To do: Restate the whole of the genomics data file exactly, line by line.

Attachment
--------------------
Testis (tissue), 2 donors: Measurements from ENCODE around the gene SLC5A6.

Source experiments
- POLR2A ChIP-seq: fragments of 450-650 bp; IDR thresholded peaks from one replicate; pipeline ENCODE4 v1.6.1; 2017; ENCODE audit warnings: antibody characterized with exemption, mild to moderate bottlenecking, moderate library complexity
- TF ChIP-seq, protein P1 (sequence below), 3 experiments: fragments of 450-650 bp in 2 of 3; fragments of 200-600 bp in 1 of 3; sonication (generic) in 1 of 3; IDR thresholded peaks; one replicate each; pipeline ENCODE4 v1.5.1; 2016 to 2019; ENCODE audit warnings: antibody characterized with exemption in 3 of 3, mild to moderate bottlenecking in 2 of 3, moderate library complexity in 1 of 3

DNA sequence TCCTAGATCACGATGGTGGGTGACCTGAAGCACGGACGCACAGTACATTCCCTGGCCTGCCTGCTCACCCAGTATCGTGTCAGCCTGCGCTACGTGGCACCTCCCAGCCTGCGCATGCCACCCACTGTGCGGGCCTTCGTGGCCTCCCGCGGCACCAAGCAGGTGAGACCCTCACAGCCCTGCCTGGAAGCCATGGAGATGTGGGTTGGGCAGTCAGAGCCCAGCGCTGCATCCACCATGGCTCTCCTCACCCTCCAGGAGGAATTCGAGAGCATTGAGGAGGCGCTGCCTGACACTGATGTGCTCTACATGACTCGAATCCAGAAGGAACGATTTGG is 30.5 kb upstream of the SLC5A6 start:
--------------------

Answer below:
Testis (tissue), 2 donors: Measurements from ENCODE around the gene SLC5A6.

Source experiments
- POLR2A ChIP-seq: fragments of 450-650 bp; IDR thresholded peaks from one replicate; pipeline ENCODE4 v1.6.1; 2017; ENCODE audit warnings: antibody characterized with exemption, mild to moderate bottlenecking, moderate library complexity
- TF ChIP-seq, protein P1 (sequence below), 3 experiments: fragments of 450-650 bp in 2 of 3; fragments of 200-600 bp in 1 of 3; sonication (generic) in 1 of 3; IDR thresholded peaks; one replicate each; pipeline ENCODE4 v1.5.1; 2016 to 2019; ENCODE audit warnings: antibody characterized with exemption in 3 of 3, mild to moderate bottlenecking in 2 of 3, moderate library complexity in 1 of 3

DNA sequence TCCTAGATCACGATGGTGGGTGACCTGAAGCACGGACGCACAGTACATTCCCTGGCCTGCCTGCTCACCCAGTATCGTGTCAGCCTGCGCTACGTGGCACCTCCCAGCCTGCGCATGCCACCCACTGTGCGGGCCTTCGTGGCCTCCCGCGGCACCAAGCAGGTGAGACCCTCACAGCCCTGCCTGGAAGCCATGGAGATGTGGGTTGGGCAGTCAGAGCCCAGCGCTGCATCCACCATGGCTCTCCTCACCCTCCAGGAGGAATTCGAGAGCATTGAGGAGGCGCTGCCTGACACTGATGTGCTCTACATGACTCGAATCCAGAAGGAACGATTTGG is 30.5 kb upstream of the SLC5A6 start: